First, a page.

Because FHS was first a vaccine provider on its own in December, it created its own waitlist. That waitlist was to only be for FHS patients who qualified and would be using FHS vaccines provided by the state.

Issues occurred when FHS found many people were sharing the waitlist login code with other members of the community who did not qualify, Covey said. This overwhelmed the system and is the reason why the list grew to more than 180,000 people. This has since been fixed, she said.

Williamson County has also taken over all waitlists for FHS and Curative and formed a single list. Gravell said the lists have been compiled via timestamp to ensure fairness.

When an appointment slot is available, individuals will receive an email telling them when and where to go. They will also need to fill out documentation. If an individual needs help filling out documents, they can go to a Vaccine Registration Technical Assistance site.

Locations and times are:

  • Beginning Feb. 22: Hill Country Bible Church, 3300 Little Elm Trail, Gym Building, Cedar Park; Mondays, Wednesdays and Fridays from 9 a.m. to 3 p.m.

  • Beginning Feb 23: First Baptist Taylor, 2500 Mallard Lane, Taylor; Tuesdays and Thursdays from 9 a.m. to 3 p.m.

  • Beginning Feb. 24: The Oaks in Sun City, 301 Del Webb Blvd., Georgetown; Wednesdays, Thursdays and Fridays, 9 a.m. to 3 p.m.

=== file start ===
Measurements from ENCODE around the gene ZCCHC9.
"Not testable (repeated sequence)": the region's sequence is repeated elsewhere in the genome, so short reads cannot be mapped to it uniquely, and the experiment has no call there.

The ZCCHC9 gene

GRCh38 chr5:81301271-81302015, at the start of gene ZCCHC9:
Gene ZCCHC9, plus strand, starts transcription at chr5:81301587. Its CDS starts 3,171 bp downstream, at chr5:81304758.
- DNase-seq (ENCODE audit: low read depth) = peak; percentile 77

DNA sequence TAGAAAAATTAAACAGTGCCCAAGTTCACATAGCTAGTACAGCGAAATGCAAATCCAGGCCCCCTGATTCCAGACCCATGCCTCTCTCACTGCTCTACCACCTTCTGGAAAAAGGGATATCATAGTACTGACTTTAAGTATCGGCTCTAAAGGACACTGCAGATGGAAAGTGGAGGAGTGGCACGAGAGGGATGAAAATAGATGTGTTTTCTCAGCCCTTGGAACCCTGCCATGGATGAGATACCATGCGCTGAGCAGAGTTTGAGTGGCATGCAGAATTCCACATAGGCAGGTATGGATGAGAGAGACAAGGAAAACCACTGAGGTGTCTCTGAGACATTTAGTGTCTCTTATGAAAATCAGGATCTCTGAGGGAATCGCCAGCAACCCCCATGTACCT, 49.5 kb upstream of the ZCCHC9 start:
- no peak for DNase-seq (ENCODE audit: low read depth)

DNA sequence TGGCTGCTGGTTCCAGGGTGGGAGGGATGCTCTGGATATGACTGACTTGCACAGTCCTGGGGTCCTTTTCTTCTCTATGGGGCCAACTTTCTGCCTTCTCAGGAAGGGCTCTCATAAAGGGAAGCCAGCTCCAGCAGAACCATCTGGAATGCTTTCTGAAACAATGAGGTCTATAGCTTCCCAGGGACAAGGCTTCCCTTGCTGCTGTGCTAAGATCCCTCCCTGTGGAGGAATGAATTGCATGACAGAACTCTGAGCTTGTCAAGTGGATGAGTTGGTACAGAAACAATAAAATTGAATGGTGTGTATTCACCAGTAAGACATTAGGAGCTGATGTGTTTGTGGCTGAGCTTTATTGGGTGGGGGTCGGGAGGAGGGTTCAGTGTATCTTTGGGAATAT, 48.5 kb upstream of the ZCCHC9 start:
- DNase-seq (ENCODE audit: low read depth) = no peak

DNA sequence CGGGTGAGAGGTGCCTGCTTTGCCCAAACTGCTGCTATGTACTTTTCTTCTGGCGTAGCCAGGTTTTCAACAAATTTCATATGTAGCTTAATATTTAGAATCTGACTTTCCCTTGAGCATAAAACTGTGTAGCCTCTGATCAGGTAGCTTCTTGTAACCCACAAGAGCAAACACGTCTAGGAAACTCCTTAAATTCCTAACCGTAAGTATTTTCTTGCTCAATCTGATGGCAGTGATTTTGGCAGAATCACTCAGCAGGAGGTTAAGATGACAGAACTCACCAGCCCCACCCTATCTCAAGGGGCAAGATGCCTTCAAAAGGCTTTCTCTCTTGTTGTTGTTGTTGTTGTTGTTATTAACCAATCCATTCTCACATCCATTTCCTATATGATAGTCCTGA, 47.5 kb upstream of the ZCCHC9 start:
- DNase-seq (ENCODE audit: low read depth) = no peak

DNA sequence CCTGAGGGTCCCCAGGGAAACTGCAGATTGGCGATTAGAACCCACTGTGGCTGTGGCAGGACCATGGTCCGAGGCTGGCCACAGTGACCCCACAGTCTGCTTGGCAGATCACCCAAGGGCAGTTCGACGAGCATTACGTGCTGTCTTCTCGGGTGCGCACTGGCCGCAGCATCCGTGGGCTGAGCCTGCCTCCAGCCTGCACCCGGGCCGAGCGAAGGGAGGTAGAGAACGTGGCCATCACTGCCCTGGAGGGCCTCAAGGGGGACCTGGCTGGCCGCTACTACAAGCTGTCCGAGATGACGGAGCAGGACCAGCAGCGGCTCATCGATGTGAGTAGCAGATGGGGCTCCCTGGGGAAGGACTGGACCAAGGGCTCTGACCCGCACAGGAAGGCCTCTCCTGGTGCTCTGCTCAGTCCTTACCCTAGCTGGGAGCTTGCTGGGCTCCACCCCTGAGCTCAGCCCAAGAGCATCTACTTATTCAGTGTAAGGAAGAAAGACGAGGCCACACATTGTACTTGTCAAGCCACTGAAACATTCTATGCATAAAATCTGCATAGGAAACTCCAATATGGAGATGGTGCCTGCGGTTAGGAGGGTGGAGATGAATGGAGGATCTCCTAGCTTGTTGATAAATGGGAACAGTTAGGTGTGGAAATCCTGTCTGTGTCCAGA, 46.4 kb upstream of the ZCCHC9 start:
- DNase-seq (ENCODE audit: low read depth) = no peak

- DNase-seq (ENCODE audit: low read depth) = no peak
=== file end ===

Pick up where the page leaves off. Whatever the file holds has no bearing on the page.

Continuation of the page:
Who qualifies for a vaccine?

Currently only those in phases 1A and 1B should be registering for a vaccine appointment.

Phase 1A includes firefighters who engage in 911 emergency services such as prehospital care, last responders who provide mortuary or death services to decedents with COVID-19, and school nurses who provide health care to students and teachers.

Phase 1B includes people age 65 and older and people age 16 and older with at least one chronic medical condition that puts them at increased risk for severe illness from the virus that causes COVID-19.

While the county is not legally able to verify that individuals qualify under phases 1A and 1B due to Health Insurance Portability and Accountability Act laws, officials said they hope only people who qualify will take a vaccine.

How can I get other questions answered?

Williamson County has set up a call center for COVID-19-related questions. These are operated by volunteer county employees who are also doing their own job while taking calls, Covey said.

The county previously only had 10 people answering the hotline, which led to automated responses as a busy tone. County Public Affair Manager Connie Odom said the county has since added more help, but if the call is not answered by a person, individuals should wait and call back, as each phone call can take several minutes to complete.

The county’s call center can be reached at 512-943-1600.
By Ali Linan
Ali Linan began covering Georgetown for Community Impact Newspaper in 2018. Her reporting focuses on education and Williamson County. Ali hails from El Paso and graduated from Syracuse University in 2017.